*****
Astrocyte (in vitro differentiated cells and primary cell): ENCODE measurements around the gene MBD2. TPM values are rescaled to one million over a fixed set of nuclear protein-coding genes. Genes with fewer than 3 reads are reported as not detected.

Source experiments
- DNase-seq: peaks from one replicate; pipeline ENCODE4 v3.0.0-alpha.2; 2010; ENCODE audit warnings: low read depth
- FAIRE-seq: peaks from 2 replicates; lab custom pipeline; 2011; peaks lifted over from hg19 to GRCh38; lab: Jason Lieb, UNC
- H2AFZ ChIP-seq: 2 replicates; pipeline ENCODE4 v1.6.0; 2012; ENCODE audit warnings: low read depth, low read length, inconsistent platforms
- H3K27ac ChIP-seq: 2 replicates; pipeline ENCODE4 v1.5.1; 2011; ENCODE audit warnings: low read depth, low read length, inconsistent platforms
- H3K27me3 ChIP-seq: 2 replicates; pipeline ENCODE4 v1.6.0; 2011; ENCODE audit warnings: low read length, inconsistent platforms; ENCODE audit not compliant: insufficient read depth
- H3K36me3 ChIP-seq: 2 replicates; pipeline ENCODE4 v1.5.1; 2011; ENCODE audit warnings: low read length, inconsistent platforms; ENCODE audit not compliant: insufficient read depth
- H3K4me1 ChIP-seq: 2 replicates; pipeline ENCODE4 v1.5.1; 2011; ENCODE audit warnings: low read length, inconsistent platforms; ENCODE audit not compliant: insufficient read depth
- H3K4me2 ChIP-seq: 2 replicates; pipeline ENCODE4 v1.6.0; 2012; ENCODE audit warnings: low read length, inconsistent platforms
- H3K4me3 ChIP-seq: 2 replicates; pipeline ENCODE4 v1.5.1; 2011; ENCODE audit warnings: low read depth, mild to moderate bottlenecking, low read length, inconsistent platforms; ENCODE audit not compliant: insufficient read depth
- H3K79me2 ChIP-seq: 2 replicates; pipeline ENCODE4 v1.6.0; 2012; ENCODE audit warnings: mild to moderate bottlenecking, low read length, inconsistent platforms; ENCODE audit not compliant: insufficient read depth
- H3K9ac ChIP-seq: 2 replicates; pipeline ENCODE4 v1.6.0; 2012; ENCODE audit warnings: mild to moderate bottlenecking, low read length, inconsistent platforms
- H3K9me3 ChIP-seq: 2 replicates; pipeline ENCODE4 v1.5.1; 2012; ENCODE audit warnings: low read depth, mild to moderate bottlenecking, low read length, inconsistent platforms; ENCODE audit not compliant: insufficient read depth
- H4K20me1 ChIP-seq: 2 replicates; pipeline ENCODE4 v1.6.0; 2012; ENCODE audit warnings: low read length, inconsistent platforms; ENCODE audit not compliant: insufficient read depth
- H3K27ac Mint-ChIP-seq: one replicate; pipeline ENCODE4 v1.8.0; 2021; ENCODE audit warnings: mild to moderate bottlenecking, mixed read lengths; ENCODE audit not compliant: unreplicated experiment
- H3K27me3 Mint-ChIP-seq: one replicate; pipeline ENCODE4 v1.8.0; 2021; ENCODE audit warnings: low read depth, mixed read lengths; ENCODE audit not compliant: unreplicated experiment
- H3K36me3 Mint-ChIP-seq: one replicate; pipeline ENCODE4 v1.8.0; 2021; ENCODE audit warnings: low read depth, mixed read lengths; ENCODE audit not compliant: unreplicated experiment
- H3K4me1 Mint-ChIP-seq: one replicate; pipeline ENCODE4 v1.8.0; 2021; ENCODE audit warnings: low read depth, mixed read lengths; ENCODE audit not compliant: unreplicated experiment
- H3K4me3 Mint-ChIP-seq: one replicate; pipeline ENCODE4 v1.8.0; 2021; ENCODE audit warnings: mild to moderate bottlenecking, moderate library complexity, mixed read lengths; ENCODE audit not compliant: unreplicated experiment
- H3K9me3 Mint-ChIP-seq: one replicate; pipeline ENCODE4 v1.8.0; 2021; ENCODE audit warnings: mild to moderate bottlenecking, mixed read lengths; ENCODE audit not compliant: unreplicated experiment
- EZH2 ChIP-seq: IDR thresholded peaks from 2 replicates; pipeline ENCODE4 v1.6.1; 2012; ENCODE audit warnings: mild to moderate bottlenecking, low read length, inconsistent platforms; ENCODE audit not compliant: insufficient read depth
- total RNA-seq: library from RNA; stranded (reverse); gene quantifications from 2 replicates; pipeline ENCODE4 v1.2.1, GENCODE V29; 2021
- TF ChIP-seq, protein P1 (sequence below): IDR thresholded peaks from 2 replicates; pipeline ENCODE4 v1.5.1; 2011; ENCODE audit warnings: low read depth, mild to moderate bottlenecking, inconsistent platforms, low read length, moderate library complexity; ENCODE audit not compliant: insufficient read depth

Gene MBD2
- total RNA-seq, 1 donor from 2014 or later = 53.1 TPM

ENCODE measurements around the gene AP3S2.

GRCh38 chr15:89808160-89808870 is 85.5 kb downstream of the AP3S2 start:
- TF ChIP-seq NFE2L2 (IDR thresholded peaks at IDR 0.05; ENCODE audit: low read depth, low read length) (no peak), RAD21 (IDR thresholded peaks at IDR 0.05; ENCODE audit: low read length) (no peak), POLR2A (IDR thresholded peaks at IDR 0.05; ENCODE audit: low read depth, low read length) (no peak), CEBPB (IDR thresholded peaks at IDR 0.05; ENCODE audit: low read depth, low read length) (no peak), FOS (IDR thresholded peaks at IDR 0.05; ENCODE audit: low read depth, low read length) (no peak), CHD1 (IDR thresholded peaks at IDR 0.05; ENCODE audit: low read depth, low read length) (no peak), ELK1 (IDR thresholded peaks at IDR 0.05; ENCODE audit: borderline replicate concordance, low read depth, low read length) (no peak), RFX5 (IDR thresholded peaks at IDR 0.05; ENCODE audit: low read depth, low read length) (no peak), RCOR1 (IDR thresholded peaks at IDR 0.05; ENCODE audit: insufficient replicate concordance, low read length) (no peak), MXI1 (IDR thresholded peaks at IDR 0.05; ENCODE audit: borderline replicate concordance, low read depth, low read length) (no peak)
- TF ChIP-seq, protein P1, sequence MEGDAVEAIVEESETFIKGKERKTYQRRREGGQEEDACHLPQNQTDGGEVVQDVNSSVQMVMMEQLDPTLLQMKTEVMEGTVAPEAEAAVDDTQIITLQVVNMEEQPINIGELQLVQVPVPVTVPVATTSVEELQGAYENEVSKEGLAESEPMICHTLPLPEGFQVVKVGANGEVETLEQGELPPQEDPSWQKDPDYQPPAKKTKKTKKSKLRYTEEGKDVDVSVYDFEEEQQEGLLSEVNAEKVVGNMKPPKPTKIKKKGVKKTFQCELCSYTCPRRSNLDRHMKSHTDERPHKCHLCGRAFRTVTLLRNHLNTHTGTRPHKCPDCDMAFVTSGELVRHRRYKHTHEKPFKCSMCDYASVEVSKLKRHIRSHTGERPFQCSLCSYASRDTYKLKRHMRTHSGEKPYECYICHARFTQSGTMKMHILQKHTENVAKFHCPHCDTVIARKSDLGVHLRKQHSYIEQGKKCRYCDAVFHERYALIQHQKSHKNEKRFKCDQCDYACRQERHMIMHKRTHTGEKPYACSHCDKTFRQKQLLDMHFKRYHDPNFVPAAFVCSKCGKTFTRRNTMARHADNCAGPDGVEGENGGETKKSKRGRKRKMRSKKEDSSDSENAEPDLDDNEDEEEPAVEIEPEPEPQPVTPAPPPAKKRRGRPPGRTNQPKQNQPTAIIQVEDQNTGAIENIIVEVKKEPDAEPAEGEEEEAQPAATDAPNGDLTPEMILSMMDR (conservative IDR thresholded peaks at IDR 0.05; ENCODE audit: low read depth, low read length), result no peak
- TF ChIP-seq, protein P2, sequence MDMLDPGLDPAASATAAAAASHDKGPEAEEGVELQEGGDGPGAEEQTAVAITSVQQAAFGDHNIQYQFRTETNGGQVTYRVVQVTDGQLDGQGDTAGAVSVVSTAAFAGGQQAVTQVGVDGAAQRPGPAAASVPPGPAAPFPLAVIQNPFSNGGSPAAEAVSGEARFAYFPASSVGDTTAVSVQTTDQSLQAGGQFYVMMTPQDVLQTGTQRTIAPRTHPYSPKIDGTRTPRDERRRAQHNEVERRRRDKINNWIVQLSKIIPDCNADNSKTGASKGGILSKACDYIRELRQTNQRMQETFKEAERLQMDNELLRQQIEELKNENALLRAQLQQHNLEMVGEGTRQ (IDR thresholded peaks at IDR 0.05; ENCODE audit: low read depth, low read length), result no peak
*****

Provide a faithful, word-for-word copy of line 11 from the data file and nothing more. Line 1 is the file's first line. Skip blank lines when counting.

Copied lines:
- H3K4me3 ChIP-seq: 2 replicates; pipeline ENCODE4 v1.5.1; 2011; ENCODE audit warnings: low read depth, mild to moderate bottlenecking, low read length, inconsistent platforms; ENCODE audit not compliant: insufficient read depth